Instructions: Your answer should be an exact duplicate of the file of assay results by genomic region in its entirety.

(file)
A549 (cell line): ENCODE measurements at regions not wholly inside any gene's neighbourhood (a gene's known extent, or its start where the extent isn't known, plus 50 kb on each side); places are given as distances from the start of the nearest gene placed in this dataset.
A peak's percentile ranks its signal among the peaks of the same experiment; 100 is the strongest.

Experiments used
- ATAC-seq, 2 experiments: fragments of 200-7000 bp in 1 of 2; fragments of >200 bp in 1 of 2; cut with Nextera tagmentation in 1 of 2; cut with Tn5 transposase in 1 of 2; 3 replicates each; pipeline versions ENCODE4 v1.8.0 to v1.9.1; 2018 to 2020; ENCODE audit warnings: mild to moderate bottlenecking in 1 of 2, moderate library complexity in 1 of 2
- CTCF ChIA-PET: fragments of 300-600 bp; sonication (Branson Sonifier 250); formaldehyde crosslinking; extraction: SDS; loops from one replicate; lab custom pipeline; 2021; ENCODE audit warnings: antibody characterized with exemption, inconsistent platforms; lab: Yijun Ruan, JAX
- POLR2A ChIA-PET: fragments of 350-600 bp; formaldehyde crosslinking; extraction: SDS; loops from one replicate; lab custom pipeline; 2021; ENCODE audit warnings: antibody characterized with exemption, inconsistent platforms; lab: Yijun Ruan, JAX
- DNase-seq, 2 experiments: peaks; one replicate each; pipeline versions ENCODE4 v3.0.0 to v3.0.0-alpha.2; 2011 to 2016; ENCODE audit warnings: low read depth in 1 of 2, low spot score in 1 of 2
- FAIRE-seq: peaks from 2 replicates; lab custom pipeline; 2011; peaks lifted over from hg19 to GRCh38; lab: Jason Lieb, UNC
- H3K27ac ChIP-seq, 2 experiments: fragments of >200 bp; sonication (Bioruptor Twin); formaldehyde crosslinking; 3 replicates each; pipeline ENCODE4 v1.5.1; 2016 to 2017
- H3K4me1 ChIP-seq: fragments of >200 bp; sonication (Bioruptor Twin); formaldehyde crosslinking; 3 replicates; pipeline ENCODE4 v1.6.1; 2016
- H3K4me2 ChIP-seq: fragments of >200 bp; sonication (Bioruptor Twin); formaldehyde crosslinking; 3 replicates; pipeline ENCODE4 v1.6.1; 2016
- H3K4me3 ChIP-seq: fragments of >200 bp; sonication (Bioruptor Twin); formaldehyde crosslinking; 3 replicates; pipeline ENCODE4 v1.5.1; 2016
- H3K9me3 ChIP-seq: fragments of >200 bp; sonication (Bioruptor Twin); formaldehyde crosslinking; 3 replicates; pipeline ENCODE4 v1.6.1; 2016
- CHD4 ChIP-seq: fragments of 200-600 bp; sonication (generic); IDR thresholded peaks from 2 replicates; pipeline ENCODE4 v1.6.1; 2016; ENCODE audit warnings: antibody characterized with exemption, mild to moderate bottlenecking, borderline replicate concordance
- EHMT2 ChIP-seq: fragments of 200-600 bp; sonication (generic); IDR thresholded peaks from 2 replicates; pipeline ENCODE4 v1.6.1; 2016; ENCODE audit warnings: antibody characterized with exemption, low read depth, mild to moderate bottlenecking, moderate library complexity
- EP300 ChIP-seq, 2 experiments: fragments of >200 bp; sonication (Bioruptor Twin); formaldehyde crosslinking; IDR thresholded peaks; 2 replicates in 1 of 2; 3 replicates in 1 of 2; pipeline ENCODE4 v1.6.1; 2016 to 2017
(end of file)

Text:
A549 (cell line): ENCODE measurements at regions not wholly inside any gene's neighbourhood (a gene's known extent, or its start where the extent isn't known, plus 50 kb on each side); places are given as distances from the start of the nearest gene placed in this dataset.
A peak's percentile ranks its signal among the peaks of the same experiment; 100 is the strongest.

Experiments used
- ATAC-seq, 2 experiments: fragments of 200-7000 bp in 1 of 2; fragments of >200 bp in 1 of 2; cut with Nextera tagmentation in 1 of 2; cut with Tn5 transposase in 1 of 2; 3 replicates each; pipeline versions ENCODE4 v1.8.0 to v1.9.1; 2018 to 2020; ENCODE audit warnings: mild to moderate bottlenecking in 1 of 2, moderate library complexity in 1 of 2
- CTCF ChIA-PET: fragments of 300-600 bp; sonication (Branson Sonifier 250); formaldehyde crosslinking; extraction: SDS; loops from one replicate; lab custom pipeline; 2021; ENCODE audit warnings: antibody characterized with exemption, inconsistent platforms; lab: Yijun Ruan, JAX
- POLR2A ChIA-PET: fragments of 350-600 bp; formaldehyde crosslinking; extraction: SDS; loops from one replicate; lab custom pipeline; 2021; ENCODE audit warnings: antibody characterized with exemption, inconsistent platforms; lab: Yijun Ruan, JAX
- DNase-seq, 2 experiments: peaks; one replicate each; pipeline versions ENCODE4 v3.0.0 to v3.0.0-alpha.2; 2011 to 2016; ENCODE audit warnings: low read depth in 1 of 2, low spot score in 1 of 2
- FAIRE-seq: peaks from 2 replicates; lab custom pipeline; 2011; peaks lifted over from hg19 to GRCh38; lab: Jason Lieb, UNC
- H3K27ac ChIP-seq, 2 experiments: fragments of >200 bp; sonication (Bioruptor Twin); formaldehyde crosslinking; 3 replicates each; pipeline ENCODE4 v1.5.1; 2016 to 2017
- H3K4me1 ChIP-seq: fragments of >200 bp; sonication (Bioruptor Twin); formaldehyde crosslinking; 3 replicates; pipeline ENCODE4 v1.6.1; 2016
- H3K4me2 ChIP-seq: fragments of >200 bp; sonication (Bioruptor Twin); formaldehyde crosslinking; 3 replicates; pipeline ENCODE4 v1.6.1; 2016
- H3K4me3 ChIP-seq: fragments of >200 bp; sonication (Bioruptor Twin); formaldehyde crosslinking; 3 replicates; pipeline ENCODE4 v1.5.1; 2016
- H3K9me3 ChIP-seq: fragments of >200 bp; sonication (Bioruptor Twin); formaldehyde crosslinking; 3 replicates; pipeline ENCODE4 v1.6.1; 2016
- CHD4 ChIP-seq: fragments of 200-600 bp; sonication (generic); IDR thresholded peaks from 2 replicates; pipeline ENCODE4 v1.6.1; 2016; ENCODE audit warnings: antibody characterized with exemption, mild to moderate bottlenecking, borderline replicate concordance
- EHMT2 ChIP-seq: fragments of 200-600 bp; sonication (generic); IDR thresholded peaks from 2 replicates; pipeline ENCODE4 v1.6.1; 2016; ENCODE audit warnings: antibody characterized with exemption, low read depth, mild to moderate bottlenecking, moderate library complexity
- EP300 ChIP-seq, 2 experiments: fragments of >200 bp; sonication (Bioruptor Twin); formaldehyde crosslinking; IDR thresholded peaks; 2 replicates in 1 of 2; 3 replicates in 1 of 2; pipeline ENCODE4 v1.6.1; 2016 to 2017